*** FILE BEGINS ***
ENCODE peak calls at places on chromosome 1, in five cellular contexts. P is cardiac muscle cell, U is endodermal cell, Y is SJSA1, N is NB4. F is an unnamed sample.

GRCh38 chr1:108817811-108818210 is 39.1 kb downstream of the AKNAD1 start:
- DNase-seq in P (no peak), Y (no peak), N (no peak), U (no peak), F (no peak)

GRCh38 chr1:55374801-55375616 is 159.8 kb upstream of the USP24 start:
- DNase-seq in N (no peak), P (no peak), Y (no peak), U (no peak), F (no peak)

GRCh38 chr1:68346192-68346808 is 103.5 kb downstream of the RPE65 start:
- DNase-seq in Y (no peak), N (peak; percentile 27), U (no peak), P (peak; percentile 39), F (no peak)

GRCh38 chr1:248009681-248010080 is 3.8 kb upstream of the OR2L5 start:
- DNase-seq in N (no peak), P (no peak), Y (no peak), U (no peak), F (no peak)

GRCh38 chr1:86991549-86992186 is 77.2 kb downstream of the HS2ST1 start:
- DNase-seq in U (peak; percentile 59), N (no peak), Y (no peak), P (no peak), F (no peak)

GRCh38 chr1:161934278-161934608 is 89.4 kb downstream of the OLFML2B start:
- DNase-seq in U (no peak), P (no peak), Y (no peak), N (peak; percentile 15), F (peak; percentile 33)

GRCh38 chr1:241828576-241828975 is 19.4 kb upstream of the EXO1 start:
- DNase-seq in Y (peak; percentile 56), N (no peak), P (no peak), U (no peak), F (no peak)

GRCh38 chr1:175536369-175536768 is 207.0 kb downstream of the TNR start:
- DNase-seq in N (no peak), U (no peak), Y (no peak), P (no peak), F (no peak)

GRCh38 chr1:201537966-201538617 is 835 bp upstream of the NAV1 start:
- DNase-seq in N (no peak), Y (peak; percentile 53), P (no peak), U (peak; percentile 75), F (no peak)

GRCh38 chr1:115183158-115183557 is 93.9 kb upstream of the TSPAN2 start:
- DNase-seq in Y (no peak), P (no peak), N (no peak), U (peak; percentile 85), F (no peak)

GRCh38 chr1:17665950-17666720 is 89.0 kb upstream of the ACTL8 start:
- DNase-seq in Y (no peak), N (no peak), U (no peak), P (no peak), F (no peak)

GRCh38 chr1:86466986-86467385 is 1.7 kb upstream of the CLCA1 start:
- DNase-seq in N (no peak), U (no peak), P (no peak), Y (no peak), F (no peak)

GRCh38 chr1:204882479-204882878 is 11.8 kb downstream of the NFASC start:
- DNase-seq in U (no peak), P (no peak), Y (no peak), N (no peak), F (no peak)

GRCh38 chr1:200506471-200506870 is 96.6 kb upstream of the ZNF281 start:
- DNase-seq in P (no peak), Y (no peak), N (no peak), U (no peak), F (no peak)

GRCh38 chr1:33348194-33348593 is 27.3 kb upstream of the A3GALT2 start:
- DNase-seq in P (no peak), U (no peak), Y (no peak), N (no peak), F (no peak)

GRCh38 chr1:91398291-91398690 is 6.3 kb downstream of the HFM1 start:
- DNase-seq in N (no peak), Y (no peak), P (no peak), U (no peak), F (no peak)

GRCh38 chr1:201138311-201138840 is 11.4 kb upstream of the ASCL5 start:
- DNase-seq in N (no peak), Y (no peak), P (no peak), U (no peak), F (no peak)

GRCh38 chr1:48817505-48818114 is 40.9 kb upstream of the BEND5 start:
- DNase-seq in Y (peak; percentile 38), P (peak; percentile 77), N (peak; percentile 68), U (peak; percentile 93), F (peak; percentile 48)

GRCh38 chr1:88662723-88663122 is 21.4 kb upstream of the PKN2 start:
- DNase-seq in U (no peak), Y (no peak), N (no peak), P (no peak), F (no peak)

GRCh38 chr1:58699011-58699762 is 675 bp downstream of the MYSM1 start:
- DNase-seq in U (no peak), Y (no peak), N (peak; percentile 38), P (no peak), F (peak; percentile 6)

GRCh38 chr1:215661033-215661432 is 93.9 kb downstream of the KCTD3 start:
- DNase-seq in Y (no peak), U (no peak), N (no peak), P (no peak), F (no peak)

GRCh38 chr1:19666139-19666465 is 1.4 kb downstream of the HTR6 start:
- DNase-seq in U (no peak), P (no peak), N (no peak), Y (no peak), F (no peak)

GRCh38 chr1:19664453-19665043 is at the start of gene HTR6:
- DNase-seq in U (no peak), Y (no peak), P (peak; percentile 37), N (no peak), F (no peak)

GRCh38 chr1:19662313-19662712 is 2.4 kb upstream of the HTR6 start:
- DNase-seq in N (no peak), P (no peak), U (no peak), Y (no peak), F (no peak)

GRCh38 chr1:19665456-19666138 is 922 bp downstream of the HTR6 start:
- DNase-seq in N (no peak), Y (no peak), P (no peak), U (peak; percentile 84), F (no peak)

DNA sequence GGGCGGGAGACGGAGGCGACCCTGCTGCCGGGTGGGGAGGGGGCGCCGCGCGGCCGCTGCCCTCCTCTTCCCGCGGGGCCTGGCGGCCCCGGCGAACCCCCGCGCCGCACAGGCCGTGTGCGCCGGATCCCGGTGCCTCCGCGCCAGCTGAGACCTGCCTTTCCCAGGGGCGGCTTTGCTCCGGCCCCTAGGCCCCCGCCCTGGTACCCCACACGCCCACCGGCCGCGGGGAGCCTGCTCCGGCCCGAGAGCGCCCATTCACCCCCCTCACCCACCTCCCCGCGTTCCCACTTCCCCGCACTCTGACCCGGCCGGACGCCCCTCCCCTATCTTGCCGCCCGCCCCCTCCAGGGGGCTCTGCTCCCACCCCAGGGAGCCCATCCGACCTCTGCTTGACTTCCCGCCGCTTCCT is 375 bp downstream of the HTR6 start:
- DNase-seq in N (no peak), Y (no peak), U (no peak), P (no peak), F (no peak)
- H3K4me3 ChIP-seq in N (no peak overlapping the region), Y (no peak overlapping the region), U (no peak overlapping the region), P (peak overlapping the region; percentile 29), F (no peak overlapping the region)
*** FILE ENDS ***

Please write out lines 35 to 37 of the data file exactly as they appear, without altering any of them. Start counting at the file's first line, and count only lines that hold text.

- DNase-seq in N (no peak), Y (no peak), P (no peak), U (no peak), F (no peak)

GRCh38 chr1:48817505-48818114 is 40.9 kb upstream of the BEND5 start:
- DNase-seq in Y (peak; percentile 38), P (peak; percentile 77), N (peak; percentile 68), U (peak; percentile 93), F (peak; percentile 48)